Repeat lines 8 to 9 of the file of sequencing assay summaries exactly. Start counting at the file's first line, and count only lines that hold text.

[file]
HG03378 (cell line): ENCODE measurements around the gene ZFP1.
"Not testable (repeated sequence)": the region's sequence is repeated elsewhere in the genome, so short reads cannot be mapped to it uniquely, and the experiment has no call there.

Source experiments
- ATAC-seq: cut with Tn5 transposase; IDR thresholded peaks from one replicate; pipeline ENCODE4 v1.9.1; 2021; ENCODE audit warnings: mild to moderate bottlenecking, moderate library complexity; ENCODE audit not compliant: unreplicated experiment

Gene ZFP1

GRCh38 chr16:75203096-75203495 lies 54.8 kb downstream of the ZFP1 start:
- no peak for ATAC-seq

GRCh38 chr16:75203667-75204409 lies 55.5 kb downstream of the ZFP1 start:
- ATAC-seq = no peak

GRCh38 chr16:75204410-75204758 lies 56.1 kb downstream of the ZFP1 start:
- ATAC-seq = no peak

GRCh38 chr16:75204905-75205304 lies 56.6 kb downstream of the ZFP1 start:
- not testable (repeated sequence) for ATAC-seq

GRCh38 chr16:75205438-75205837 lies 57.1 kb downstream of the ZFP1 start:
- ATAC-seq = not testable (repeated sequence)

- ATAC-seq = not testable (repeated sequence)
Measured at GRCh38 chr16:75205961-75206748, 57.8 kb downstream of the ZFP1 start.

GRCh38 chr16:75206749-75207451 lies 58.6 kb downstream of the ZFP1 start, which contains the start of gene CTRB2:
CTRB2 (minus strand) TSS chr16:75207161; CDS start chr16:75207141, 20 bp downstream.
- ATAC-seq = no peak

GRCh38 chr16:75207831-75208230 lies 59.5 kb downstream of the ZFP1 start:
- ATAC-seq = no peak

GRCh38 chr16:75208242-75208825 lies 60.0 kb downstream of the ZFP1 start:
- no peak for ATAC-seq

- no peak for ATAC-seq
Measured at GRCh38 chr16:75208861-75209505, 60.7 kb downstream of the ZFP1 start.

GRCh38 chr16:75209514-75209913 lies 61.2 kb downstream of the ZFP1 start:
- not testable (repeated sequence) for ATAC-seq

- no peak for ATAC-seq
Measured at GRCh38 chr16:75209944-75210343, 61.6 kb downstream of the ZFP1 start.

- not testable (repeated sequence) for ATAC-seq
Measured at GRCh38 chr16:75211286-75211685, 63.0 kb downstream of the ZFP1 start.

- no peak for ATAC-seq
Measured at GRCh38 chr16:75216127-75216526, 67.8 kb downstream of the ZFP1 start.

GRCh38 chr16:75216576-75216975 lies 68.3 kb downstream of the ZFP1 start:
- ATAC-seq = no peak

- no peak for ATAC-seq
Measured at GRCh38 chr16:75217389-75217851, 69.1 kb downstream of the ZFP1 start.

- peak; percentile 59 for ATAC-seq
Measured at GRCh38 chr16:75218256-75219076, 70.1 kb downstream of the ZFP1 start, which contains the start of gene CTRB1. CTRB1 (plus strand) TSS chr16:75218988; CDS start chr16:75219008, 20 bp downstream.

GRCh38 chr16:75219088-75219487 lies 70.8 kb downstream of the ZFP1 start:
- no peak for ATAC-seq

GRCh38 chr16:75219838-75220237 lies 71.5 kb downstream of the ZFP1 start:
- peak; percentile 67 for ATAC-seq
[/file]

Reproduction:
GRCh38 chr16:75203667-75204409 lies 55.5 kb downstream of the ZFP1 start:
- ATAC-seq = no peak